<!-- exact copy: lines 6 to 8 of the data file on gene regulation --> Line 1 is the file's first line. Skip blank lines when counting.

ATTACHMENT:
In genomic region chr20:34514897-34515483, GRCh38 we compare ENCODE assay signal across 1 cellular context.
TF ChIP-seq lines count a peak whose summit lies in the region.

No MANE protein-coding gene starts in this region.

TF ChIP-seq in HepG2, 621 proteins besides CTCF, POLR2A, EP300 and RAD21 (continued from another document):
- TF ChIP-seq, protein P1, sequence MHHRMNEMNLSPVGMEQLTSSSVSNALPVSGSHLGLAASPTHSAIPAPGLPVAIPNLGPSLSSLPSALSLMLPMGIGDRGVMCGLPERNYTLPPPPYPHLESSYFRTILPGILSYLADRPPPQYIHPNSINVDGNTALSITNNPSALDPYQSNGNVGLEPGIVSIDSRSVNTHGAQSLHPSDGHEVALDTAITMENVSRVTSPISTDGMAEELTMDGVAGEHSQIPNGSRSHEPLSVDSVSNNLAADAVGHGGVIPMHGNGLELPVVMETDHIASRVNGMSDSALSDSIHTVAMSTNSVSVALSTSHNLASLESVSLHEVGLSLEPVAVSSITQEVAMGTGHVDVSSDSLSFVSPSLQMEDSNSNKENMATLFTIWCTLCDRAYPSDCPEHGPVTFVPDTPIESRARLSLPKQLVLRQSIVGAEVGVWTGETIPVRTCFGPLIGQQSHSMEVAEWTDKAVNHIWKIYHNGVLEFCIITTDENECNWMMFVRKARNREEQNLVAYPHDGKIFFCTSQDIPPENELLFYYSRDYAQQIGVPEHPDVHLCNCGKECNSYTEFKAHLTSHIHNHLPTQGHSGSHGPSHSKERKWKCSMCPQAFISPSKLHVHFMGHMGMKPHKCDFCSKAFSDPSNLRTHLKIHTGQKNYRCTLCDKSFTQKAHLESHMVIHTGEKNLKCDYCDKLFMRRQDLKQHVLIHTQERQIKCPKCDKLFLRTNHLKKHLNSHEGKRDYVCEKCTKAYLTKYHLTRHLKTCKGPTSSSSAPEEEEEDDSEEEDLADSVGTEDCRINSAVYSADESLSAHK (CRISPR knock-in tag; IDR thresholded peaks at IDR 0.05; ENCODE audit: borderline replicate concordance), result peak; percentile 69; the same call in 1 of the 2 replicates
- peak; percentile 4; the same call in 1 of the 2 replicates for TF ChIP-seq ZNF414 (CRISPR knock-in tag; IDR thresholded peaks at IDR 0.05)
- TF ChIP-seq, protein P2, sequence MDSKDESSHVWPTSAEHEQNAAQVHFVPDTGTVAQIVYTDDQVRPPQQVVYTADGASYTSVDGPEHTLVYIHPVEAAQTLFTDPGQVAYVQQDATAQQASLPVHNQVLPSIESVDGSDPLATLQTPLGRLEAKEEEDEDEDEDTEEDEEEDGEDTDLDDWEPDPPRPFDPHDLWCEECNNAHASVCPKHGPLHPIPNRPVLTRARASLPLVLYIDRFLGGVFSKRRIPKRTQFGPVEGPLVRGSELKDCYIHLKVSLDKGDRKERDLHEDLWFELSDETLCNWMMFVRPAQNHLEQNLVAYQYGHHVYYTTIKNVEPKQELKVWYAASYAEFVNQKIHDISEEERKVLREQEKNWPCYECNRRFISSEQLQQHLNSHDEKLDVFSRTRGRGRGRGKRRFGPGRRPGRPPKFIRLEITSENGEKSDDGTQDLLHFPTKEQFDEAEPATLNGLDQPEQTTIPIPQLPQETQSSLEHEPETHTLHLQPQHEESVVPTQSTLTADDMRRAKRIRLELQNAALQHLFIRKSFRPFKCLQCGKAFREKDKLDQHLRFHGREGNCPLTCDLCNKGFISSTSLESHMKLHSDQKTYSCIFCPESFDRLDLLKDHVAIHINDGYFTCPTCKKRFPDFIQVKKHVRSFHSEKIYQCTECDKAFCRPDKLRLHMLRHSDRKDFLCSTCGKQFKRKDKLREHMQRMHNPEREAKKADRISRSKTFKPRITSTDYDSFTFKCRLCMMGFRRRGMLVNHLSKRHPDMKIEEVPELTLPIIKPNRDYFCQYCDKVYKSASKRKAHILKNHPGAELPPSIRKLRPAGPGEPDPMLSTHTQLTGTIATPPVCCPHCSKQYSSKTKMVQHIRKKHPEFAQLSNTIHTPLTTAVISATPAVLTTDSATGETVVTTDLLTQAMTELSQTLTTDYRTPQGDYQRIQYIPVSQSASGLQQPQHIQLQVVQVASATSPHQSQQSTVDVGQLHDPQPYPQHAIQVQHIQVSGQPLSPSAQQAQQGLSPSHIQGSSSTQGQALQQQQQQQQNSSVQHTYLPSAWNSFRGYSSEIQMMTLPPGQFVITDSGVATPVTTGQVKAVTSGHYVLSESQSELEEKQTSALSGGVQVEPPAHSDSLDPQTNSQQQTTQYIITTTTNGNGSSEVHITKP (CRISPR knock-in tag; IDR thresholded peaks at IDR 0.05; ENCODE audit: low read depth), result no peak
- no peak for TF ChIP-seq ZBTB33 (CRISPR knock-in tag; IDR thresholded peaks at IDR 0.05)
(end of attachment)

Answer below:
- peak; percentile 4; the same call in 1 of the 2 replicates for TF ChIP-seq ZNF414 (CRISPR knock-in tag; IDR thresholded peaks at IDR 0.05)
- TF ChIP-seq, protein P2, sequence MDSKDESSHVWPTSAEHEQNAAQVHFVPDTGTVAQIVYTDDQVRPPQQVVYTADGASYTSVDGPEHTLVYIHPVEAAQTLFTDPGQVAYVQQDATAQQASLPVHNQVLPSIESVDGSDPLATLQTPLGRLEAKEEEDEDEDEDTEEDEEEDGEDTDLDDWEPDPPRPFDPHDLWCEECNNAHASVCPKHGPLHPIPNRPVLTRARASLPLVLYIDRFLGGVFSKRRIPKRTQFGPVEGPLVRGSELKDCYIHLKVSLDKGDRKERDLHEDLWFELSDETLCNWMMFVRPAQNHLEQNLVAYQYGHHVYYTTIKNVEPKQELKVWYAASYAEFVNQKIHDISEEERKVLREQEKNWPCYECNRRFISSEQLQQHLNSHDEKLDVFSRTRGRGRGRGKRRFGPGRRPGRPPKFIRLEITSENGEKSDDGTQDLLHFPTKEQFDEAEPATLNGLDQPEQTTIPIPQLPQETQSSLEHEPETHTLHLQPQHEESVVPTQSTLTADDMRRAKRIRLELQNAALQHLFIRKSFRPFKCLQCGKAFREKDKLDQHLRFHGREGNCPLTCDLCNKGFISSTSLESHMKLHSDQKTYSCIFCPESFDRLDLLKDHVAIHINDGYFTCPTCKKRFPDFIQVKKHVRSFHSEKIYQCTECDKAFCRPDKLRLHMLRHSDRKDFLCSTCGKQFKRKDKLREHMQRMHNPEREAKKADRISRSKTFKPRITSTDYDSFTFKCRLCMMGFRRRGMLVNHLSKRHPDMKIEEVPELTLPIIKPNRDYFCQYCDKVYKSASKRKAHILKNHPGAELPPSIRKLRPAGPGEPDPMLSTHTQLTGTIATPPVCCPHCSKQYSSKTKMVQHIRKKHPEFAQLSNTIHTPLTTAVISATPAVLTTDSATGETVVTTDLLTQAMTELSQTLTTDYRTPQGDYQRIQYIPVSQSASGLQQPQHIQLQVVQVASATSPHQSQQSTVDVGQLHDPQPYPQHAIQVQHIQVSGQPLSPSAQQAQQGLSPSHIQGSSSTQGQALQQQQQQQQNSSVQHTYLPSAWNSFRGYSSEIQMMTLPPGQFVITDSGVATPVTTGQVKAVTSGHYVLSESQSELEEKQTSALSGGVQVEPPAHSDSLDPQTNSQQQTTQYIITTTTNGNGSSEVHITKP (CRISPR knock-in tag; IDR thresholded peaks at IDR 0.05; ENCODE audit: low read depth), result no peak
- no peak for TF ChIP-seq ZBTB33 (CRISPR knock-in tag; IDR thresholded peaks at IDR 0.05)